Are tattoos green?
Are tattoos green?
Tattoo art and technology has improved greatly in the past two decades. But are tattoos green? We all love art, but what the heck are we putting on our bodies? Many of my tattooed friends stringently monitor the food they eat and their buying habits to ensure they don't put anything artificial into themselves or contribute to materials that are non-recyclable.
But did you know many vivid tattoo inks contain Acrylonitrile butadiene styrene (ABS plastic)?
“Acrylonitrile butadiene styrene, or ABS, (chemical formula (C8H8· C4H6·C3H3N)n) is a common thermoplastic used to make light, rigid, molded products such as piping, musical instruments (most notably recorders and plastic clarinets), golf club heads (used for its good shock absorbance), automotive body parts, wheel covers, enclosures, protective head gear, vballs [reusable paintballs], and toys including LEGO bricks. In plumbing, ABS pipes are the black pipes (PVC pipes are white) and also in Plastic Pressure Pipe Systems. ABS plastic ground down to an average diameter of less than 1 micrometer is used as the colorant in some tattoo inks. Tattoo inks that use ABS are extremely vivid. This vividness is the most obvious indicator that the ink contains ABS, as tattoo inks rarely list their ingredients.”
In 2005 two Northern Arizona students, Haley Finley-Jones and Leslie Wagner, wrote a research paper on tattoo ink. Because the FDA does not regulate tattoo ink, whatever is inked into your skin is pretty much left up to your local board of health/supervisors (and what do they know about tattoos? ; ) ). Their research revealed the discrepancies in ink and lack of medical oversight regarding what you are putting into your body.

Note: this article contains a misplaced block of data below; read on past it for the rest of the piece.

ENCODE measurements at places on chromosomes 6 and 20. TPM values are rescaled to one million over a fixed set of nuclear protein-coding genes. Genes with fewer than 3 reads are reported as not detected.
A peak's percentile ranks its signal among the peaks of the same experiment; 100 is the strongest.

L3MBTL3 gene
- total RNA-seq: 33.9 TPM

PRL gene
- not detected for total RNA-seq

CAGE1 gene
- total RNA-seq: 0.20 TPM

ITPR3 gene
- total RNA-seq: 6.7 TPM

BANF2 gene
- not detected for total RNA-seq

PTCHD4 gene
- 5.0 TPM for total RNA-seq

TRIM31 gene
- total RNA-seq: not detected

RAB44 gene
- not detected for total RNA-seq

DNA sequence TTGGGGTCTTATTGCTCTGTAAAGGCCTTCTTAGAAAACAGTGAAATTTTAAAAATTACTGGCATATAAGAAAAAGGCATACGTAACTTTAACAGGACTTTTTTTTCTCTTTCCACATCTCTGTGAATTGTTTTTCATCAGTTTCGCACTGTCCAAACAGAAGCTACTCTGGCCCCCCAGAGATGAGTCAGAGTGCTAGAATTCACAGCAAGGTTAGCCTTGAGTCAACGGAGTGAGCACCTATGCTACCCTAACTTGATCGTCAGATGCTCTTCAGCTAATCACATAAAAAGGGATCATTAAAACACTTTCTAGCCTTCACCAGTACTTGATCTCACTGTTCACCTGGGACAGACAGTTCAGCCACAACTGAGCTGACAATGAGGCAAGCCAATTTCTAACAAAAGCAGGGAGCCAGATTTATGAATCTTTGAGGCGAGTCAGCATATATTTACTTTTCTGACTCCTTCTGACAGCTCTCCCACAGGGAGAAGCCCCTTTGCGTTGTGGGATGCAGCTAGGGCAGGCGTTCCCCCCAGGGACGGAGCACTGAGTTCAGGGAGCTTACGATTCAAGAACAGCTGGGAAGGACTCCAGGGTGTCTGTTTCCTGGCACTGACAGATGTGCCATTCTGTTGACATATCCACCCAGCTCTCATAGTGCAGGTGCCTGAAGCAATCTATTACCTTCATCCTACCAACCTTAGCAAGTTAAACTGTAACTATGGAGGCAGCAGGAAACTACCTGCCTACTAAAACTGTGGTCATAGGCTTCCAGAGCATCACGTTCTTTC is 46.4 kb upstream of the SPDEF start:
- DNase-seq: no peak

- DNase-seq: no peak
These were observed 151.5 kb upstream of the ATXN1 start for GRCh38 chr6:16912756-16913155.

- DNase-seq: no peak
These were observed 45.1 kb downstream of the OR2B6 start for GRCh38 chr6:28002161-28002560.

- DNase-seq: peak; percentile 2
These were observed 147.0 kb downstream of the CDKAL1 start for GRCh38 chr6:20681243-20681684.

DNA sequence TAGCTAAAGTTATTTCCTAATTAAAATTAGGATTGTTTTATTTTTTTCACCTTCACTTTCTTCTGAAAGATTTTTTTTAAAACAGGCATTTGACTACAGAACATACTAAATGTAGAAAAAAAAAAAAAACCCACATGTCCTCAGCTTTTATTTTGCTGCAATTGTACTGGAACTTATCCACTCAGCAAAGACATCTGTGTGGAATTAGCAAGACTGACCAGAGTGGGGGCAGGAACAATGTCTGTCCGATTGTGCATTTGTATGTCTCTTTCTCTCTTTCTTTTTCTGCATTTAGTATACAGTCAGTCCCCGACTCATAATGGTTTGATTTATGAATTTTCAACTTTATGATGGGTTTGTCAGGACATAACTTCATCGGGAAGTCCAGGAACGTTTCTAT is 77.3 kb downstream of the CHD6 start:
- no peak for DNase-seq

The study found that:(from http://www.naturalnews.com/005887.html)
- inks used to make the body art may contain toxic heavy metals.
- when they looked at 17 tattoo inks from 5 manufacturers, researchers found evidence of a number of different metals, such as nickel and copper, in the products.
- It's unclear how much metal may be in the different inks - or whether there is any health risk.
- Still, the study authors say the findings highlight the lack of oversight of tattoo ink manufacturing.
- The U.S. Food and Drug Administration (FDA), which approves the color additives used in foods, cosmetics and drugs, does not regulate the inks used for tattooing, and no color additive has ever been approved for injection into the skin.
- "A lot of people are surprised by that," said Leslie Wagner, a chemistry student at Northern Arizona University in Flagstaff and a co-author on the new study.
- Many tattoo enthusiasts may assume that an ink that's injected into the skin has been approved by regulators to meet certain standards, she noted in an interview with Reuters Health.
- However, it is not even clear what goes into a given tattoo pigment.
- Because the inks are not sold directly to consumers, manufacturers are not required to list the components on the product label, according to the FDA.
- And no previous scientific studies have attempted to describe the composition of the inks, Wagner said.
- In their research, Wagner and co-author Haley Finley-Jones have so far found that tattoo ink compositions vary from manufacturer to manufacturer, and from color to color.
- She and Finley-Jones presented the preliminary findings Sunday in San Diego, at the 229th national meeting of the American Chemical Society.
So, tattoo inks vary greatly, are not regulated, and often contain PLASTIC.
Does your tattoo artist even know what's in their ink? Is it safe? Is it green?